In the wake of Floyd’s death, the Health Department acknowledged that ‘Black and Brown communities face the disproportionate impact, grief and loss from the COVID-19 pandemic on top of the trauma of state sanctioned violence’ 

Chokshi said the decision ‘officially recognized’ the crisis and it ‘demanded action.’ 

The resolution also recognized the ‘disproportionate drop in life expectancy for black and Latino New Yorkers’ and ‘inequitably low rates of COVID-19 vaccination’ among black and Latino Americans.  

According to the NYC Health Department, only 43 percent of black residents are fully vaccinated and 56 percent Hispanics and Latinos. The Asian-American population is leading the vaccination rate at 79 percent, with those identifying as white at 51 percent. 

The new Take Care New York initiative will help expand the ‘comprehensive health plan for NYC,’ that will ‘advance anti-racism public health practice, reduce health inequities, and strengthen NYC’s’ approach to help all New Yorkers, regardless of race or gender, to realize their full health potential.

In addition, the resolution pointed out the ‘racial inequities in rates of HIV, tuberculosis, maternal mortality, infant mortality, mental health conditions, chronic disease prevalence and mortality, gun violence and other forms of physical violence’ as well as ‘anti-Asian violence.’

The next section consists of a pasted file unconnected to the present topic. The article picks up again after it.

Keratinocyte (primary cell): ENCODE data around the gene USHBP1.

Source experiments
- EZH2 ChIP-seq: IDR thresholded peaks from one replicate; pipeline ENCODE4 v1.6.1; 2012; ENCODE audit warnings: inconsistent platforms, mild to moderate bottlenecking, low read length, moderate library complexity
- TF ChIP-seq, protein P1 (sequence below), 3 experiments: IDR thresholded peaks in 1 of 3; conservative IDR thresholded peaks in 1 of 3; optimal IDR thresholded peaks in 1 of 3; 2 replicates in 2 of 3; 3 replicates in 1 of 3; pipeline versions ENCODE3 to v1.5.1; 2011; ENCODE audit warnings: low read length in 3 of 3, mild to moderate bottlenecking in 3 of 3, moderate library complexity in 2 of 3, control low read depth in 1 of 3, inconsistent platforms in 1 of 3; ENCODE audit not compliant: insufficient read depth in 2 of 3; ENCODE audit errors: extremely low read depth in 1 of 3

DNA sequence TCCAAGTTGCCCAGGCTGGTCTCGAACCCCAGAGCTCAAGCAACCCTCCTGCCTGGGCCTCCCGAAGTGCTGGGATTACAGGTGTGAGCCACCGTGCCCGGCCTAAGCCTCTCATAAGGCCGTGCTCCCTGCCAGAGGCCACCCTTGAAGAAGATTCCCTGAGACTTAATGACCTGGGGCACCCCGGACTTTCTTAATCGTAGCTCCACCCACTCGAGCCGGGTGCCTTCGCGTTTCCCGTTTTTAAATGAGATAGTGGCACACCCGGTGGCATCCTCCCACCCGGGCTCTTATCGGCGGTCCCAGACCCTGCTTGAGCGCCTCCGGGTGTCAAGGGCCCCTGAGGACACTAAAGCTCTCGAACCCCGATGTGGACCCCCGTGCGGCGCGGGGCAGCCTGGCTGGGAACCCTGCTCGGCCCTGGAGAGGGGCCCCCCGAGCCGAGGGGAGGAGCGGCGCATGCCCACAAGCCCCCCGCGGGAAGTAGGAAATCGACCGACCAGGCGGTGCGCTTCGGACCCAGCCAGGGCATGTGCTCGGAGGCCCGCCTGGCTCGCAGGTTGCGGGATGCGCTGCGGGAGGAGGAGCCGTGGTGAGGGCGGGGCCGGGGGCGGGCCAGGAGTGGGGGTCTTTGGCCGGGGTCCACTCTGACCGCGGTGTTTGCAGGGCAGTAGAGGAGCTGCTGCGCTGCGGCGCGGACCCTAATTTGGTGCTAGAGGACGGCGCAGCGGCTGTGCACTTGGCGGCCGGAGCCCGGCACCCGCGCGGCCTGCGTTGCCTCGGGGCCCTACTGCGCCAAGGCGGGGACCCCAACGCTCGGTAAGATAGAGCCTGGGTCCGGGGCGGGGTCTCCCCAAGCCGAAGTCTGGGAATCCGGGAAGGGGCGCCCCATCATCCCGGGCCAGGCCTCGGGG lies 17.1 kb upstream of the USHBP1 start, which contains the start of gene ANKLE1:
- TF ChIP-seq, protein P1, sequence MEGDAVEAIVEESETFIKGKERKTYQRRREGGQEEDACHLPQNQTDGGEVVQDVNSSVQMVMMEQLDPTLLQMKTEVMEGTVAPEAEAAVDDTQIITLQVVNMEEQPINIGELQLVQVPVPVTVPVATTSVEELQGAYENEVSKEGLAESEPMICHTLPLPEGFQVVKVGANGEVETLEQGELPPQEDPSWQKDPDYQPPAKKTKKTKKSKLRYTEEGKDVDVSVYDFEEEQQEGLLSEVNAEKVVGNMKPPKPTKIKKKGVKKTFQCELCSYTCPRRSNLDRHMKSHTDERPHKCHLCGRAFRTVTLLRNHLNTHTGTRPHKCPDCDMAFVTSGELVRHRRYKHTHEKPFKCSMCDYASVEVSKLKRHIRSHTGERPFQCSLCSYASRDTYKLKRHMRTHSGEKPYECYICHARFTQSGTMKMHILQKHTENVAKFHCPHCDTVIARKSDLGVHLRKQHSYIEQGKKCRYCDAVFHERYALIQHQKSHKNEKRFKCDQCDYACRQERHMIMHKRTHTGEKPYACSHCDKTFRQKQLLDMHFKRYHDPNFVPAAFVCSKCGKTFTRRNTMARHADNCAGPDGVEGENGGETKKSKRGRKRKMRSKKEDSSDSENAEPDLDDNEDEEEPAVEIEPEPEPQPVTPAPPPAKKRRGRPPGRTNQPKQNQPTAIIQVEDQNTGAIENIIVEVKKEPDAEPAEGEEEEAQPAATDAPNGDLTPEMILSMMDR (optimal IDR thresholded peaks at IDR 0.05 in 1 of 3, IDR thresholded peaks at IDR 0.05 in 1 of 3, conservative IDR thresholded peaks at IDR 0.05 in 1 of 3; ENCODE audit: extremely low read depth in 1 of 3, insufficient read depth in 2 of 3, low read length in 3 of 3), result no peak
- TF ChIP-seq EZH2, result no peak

The Department of Health and Mental Hygiene declared racism a public health crisis in June 2020 following the death of George Floyd, citing that in the city ‘black and brown communities face the disproportionate impact, grief and loss from the COVID-19 pandemic on top of the trauma of state sanctioned violence.’

The department outlined their ‘actions’ on Twitter, writing that they plan to acknowledge the departments ‘historic role’ in underinvesting in community-led health programs and conducting an anti-racism review of its health code. 

‘The murder of George Floyd at the hands of police officers is part of the system of racism that permits police brutality, unjust policing and mass incarceration,’ the department wrote in June.  

They declared they were ‘committed to addressing structural racism’ to ‘protect the health of New Yorkers.’ 

‘We have chosen our words carefully this afternoon in presenting this to you as a resolution — rather than just a declaration — because we must be resolute,’ Chokshi said at the board meeting. ‘We must resolve to take action beyond our recognition of the problem.’

There are more than 200 declarations of racism as public health crisis across the US, including from the CDC. However, New York City’s is one of the first to tie action to its declaration, according to the NYC Department of Health. 

Milwaukee County, Wisconsin was the first to declare racism as a public health crisis in 2018. As of August 2021, 209 declarations have been passed in 37 states, according to the American Public Health Association

The City of Chicago recently passed their own declaration in June of this year and allocated $10 million in COVID relief funding to combat it. New York did not disclose a dollar amount.  

Source: dailymail